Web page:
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PostPosted: Fri Jun 21, 2019 12:44 pm 
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Impact of Stellar Superflares on Planetary Habitability

"High-energy radiation caused by exoplanetary space weather events from planet-hosting stars can play a crucial role in conditions promoting or destroying habitability in addition to the conventional factors. In this paper, we present the first quantitative impact evaluation system of stellar flares on the habitability factors with an emphasis on the impact of Stellar Proton Events. We derive the maximum flare energy from stellar starspot sizes and examine the impacts of flare associated ionizing radiation on CO2, H2, N2+O2 --rich atmospheres of a number of well-characterized terrestrial type exoplanets. Our simulations based on the Particle and Heavy Ion Transport code System [PHITS] suggest that the estimated ground level dose for each planet in the case of terrestrial-level atmospheric pressure (1 bar) for each exoplanet does not exceed the critical dose for complex (multi-cellular) life to persist, even for the planetary surface of Proxima Centauri b, Ross-128 b and TRAPPIST-1 e. However, when we take into account the effects of the possible maximum flares from those host stars, the estimated dose reaches fatal levels at the terrestrial lowest atmospheric depth on TRAPPIST-1 e and Ross-128 b. Large fluxes of coronal XUV radiation from active stars induces high atmospheric escape rates from close-in exoplanets suggesting that the atmospheric depth can be substantially smaller than that on the Earth. In a scenario with the atmospheric thickness of 1/10 of Earth's, the radiation dose from close-in planets including Proxima Centauri b and TRAPPIST-1 e reach near fatal dose levels with annual frequency of flare occurrence from their hoststars."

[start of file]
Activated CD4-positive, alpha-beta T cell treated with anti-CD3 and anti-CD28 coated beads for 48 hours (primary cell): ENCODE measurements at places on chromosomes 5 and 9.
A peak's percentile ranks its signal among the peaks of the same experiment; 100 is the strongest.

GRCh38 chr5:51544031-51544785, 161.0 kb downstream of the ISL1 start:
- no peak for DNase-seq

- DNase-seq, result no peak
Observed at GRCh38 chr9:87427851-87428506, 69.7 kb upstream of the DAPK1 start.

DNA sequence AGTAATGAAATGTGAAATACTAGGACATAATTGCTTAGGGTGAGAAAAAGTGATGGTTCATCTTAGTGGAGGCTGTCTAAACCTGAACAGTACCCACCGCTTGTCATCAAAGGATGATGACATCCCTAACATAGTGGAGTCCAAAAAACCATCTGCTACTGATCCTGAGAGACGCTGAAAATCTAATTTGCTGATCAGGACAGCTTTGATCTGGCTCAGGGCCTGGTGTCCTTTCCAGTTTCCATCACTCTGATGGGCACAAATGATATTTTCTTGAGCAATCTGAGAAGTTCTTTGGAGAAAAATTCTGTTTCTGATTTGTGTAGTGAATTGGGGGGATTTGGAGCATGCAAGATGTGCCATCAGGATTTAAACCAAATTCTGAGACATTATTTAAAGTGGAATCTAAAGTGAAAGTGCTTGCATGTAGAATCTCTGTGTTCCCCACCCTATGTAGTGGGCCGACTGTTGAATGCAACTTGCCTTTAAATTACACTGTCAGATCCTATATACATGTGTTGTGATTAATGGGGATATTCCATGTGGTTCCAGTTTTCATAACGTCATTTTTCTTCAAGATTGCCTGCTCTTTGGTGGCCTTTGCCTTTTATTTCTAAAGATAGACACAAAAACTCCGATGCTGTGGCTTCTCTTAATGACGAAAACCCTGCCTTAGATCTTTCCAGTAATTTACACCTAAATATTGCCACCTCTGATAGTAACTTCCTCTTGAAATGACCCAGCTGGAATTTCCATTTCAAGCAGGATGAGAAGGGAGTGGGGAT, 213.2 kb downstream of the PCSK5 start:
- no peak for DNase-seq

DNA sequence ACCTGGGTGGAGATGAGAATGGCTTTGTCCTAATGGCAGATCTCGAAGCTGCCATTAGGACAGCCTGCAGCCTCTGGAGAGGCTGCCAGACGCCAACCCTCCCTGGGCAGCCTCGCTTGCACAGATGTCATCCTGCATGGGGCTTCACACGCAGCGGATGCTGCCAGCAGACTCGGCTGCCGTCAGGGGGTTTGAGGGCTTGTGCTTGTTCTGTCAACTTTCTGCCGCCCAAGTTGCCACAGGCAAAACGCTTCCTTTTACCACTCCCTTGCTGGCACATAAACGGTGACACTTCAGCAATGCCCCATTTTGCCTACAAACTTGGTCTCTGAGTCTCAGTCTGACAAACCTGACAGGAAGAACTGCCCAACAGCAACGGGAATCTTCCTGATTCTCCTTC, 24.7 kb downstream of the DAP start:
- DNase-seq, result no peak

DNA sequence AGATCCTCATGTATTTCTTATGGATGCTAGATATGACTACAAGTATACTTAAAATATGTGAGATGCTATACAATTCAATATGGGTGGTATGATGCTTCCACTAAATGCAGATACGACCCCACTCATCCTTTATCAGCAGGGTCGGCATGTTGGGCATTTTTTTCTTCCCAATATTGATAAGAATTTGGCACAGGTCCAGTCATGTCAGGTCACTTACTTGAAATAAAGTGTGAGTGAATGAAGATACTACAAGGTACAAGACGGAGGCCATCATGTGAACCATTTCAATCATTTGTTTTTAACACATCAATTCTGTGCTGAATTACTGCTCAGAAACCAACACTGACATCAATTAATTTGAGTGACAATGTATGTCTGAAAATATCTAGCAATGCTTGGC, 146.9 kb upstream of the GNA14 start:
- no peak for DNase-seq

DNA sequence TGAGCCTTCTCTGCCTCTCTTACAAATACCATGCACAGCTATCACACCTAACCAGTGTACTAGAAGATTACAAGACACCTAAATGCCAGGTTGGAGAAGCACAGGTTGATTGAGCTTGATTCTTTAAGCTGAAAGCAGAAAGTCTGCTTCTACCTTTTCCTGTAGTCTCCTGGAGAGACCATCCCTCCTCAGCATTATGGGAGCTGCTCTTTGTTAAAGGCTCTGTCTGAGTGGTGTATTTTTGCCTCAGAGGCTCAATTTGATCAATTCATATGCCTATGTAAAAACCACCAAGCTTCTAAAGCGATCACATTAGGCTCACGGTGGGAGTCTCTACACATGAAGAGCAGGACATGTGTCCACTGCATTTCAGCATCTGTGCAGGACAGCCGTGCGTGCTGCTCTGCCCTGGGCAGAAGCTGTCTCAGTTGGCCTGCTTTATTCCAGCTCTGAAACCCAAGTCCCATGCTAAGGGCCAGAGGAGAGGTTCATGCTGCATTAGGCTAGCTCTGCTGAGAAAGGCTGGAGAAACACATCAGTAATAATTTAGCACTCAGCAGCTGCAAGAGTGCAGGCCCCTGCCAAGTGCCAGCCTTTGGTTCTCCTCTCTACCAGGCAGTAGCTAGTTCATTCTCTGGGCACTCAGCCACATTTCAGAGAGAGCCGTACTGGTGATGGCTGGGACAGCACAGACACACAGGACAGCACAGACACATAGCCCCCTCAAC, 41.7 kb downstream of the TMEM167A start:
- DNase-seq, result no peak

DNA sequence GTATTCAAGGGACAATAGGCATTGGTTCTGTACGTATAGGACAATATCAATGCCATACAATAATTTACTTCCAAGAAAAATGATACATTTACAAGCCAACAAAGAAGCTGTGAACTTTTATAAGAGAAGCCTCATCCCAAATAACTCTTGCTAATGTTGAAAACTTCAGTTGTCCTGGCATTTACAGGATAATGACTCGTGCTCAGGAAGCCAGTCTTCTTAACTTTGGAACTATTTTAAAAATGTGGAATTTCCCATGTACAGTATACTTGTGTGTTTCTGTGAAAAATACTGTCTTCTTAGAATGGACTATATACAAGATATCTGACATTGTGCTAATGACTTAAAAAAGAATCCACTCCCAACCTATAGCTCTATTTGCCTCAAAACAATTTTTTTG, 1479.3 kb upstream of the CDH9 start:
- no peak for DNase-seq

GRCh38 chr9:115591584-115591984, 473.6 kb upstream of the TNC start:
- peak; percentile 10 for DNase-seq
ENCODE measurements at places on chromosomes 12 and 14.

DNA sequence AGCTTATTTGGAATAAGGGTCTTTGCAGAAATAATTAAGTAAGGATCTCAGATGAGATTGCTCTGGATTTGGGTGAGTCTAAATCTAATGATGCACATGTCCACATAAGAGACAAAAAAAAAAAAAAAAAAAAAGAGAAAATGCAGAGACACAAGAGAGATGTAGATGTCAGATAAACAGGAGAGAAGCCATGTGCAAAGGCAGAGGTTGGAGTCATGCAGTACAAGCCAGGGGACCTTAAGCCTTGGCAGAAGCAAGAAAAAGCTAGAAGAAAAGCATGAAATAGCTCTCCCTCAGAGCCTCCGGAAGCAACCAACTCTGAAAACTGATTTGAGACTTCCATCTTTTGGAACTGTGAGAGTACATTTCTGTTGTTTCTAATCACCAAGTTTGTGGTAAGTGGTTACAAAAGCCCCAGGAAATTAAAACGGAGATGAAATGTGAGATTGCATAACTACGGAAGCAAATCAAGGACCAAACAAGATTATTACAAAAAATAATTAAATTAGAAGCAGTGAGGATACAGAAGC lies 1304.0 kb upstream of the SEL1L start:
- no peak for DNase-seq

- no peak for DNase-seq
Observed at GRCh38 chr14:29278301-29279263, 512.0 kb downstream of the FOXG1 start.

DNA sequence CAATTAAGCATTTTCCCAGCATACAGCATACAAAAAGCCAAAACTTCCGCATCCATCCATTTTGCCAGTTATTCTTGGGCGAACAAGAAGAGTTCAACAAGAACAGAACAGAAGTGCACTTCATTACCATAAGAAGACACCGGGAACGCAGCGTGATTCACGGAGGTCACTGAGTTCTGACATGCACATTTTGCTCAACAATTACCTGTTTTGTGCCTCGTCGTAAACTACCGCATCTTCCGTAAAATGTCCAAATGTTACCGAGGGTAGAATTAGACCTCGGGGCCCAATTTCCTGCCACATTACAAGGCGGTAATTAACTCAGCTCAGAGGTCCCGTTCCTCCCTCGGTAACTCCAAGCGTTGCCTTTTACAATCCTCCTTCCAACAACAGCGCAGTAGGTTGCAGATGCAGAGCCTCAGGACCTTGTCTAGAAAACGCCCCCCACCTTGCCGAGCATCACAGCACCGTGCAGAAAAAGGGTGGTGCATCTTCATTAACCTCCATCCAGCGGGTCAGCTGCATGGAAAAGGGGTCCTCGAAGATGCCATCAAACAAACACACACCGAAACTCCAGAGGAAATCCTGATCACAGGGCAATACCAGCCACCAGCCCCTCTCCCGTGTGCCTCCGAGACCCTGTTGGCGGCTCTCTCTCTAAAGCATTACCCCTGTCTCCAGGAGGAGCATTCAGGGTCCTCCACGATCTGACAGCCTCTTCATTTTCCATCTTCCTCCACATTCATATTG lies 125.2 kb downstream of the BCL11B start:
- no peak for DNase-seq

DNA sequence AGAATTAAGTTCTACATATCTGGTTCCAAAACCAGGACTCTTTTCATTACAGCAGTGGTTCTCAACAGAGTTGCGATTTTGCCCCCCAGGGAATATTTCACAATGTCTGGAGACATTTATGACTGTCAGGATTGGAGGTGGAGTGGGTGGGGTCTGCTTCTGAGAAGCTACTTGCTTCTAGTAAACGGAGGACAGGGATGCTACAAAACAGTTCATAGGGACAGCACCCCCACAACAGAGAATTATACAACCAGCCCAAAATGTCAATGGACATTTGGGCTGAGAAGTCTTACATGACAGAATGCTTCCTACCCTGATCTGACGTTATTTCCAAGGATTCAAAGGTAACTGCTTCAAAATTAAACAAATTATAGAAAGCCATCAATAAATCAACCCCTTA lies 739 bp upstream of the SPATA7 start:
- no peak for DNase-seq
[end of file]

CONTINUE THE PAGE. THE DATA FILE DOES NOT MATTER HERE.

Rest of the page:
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PostPosted: Wed Jul 24, 2019 1:27 pm 
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Habitability and Spectroscopic Observability of Warm M-dwarf Exoplanets Evaluated with a 3D Chemistry-Climate Model

"... Here we employ a 3D high-top chemistry-climate model (CCM) to simulate the atmospheres of synchronously-rotating planets orbiting at the inner edge of habitable zones of K- and M-dwarf stars (between Teff= 2600 K and 4000 K). While our IHZ climate predictions are in good agreement with GCM studies, we find noteworthy departures in simulated ozone and HOx photochemistry. For instance, climates around inactive stars do not typically enter the classical moist greenhouse regime even with high (>10−3 mol mol−1) stratospheric water vapor mixing ratios, which suggests that planets around inactive M-stars may only experience minor water-loss over geologically significant timescales. In addition, we find much thinner ozone layers on potentially habitable moist greenhouse atmospheres, as ozone experiences rapid destruction via reaction with hydrogen oxide radicals...."


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PostPosted: Fri Jul 26, 2019 1:22 pm 
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The Bio-habitable Zone and atmospheric properties for Planets of Red Dwarfs

"... In particular, it is argued that life clement environments may be possible on tidally locked and synchronously orbiting planets of [Red Dwarfs] and K-type stars, with conditions supporting Oxygenic Photosynthesis, which on Earth was a key to Complex life. Different climate projections and the biological significance of tidal locking on putative complex life are reviewed. We show that when the effect of continuous radiation is taken into account, the Photo-synthetically Active Radiation (PAR) available on tidally locked planets, even of RDs, could produce a high Potential Plant Productivity, in analogy to mid-summer growth at high latitudes on Earth...."


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PostPosted: Wed Sep 04, 2019 12:48 pm